Correctness: The method and claims are correct and empirical methodology is sound as well.
Clarity: I very much enjoyed reading the paper but it can benefit one more revision for grammar. The paper was well written, well-motivated, and easy to follow.
Relation to Prior Work: The paper does a good job of covering previous works and it is possible I might not know all of them and will defer to other reviewers if they find any issues on that front.
Additional Feedback: I am very much willing to change the score (so the initial score is not the final score) based on rebuttal on the concerns I have and reviewer discussion. =========================================================== After rebuttal: Thanks for the clarifications on streaming training, hardware deployment and the confusion in references to figures and parameter counts. The experiments with GN for batch 1 seem promising. I agree with R1 about the missing couple of datasets, I appreciate the Table A in the rebuttal for Food-101 and comparison to biases. The paper contains a lot of information and is hard to process. This has led to reviewers miss key points. I recommend authors to weave down the writing. The appendix of the paper has a lot of the details and linking them appropriately might help in the future. I recommend acceptance.
Summary and Contributions: This manuscript introduces Tiny-Transfer-Learning to address memory-constrained issues on edge devices. The proposed method adapts pre-trained models to newly collected data by freezing the weights, but not biases. Moreover, it suggests augmenting a lite residual module and selecting an architecture of feature extractor from a largely pre-trained super-net. The experimental results outperform fine-tuning methods significantly.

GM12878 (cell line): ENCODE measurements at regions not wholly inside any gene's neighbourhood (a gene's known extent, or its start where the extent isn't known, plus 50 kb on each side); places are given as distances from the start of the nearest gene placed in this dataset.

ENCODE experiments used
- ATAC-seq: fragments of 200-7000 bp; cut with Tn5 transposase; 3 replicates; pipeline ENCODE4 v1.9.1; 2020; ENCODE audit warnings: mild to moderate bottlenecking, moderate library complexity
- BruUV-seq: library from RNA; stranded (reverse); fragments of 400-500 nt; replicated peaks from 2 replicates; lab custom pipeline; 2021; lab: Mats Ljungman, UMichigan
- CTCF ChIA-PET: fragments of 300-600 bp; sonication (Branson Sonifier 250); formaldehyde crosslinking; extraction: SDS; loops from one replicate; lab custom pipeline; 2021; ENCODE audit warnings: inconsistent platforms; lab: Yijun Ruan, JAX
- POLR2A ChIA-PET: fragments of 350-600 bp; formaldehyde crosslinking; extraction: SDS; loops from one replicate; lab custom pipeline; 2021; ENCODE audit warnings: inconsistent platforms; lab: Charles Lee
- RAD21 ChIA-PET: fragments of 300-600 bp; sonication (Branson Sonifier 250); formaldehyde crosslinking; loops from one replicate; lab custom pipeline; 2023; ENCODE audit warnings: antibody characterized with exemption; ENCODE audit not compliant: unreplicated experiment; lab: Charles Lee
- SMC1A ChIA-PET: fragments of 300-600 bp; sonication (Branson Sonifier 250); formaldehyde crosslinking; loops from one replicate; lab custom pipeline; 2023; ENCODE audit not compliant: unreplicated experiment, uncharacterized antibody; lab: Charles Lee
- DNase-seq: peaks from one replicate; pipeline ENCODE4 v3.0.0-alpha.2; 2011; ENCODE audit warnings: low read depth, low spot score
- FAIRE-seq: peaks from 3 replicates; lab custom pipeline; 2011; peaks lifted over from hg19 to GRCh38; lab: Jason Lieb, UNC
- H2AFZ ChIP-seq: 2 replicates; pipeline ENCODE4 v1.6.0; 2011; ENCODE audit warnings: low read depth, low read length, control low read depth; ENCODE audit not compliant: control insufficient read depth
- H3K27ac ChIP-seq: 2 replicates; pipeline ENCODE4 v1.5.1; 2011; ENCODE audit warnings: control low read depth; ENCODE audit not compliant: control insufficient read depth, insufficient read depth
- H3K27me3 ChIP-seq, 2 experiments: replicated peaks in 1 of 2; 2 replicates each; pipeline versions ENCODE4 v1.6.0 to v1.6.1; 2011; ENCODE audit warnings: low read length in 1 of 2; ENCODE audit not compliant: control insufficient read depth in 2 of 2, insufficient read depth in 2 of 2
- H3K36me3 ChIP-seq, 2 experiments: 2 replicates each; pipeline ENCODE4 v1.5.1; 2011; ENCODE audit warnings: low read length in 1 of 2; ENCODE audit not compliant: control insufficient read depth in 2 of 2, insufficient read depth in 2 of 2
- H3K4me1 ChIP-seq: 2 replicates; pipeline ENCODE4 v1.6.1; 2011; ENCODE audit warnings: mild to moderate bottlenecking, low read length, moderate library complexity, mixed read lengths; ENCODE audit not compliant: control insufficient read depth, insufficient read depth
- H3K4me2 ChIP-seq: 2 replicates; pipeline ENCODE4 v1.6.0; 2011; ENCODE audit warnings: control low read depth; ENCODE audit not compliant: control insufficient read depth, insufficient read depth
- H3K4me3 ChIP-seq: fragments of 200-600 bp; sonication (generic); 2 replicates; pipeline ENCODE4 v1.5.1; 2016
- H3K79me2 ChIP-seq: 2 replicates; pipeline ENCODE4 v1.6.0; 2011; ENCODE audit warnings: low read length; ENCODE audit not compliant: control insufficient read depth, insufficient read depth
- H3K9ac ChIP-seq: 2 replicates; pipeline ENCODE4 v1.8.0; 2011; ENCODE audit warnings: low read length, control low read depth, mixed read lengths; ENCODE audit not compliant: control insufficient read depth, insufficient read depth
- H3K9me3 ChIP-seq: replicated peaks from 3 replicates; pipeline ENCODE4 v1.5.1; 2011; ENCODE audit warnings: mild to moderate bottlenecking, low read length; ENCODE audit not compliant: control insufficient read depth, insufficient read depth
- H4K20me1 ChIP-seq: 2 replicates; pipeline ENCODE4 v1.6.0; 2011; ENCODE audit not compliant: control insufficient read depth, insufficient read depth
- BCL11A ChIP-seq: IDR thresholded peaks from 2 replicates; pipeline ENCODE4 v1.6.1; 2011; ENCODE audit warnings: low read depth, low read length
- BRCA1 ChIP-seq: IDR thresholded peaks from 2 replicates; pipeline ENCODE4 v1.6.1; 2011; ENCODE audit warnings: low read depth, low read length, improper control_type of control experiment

Strengths: This manuscript tackles an important problem of training on edge devices; back-propagation causes a huge training memory footprint. The proposed method is novel and leads a lot of improvement in reducing memory, instead of parameters. I expect the proposed feature extractor adaptation to be applicable to conventional transfer learning.
Weaknesses: Methodology (feature extractor adaptation) - The proposed method seems to rely heavily on feature extractor adaptation to avoid scarifying accuracy. But, the expense of this process is unclear. Is fine-tuning the super-net is available on edge devices? If not, it conflicts with the addressing problem of memory-constrained on-device learning. Ablations - The proposed method is configured by three components; updating bias, lite residual learning, feature extractor adaptation. To understand the proposed method in detail, component-wise ablation study is needed to resolve the following questions; 1) Is the updating bias important? What happens when the bias is frozen? 2) Could the proposed method avoid scarifying accuracy without the feature extractor adaptation?
Correctness: I doubt a part of the methodology (fine-tuning super-net stage in feature extractor adaptation process) violence the tackled problem as mentioned above. The rest seems to correct.
Clarity: There is a considerable lack of clarity on feature extractor adaptation.
Relation to Prior Work: There is no proper previous contribution to discuss because it seems to the first work on the tackled problem.
Additional Feedback: I have one more question, - Could baseline methods (fine-tuning) share the benefit of the feature extractor adaptation? I expect it could be broadly applicable to conventional transfer learning. =========================================================== After rebuttal: Thanks for the clarification for the questions I had, `correctness section` (cost of fine-tuning super-net), and more ablation study. In applying feature extractor adaptation (FA) for transfer learning, it seems great that conventional transfer learning also shares the benefits of FA, while the `FA+Full' in rebuttal outperforms the reported value of `FA+TinyTL' in the manuscript. I would suggest including the `FA+transfer learning' to the final manuscript and clarifying the contribution of each components of this work;updating bias, lite residual learning, feature extractor adaptation. I recommend acceptance.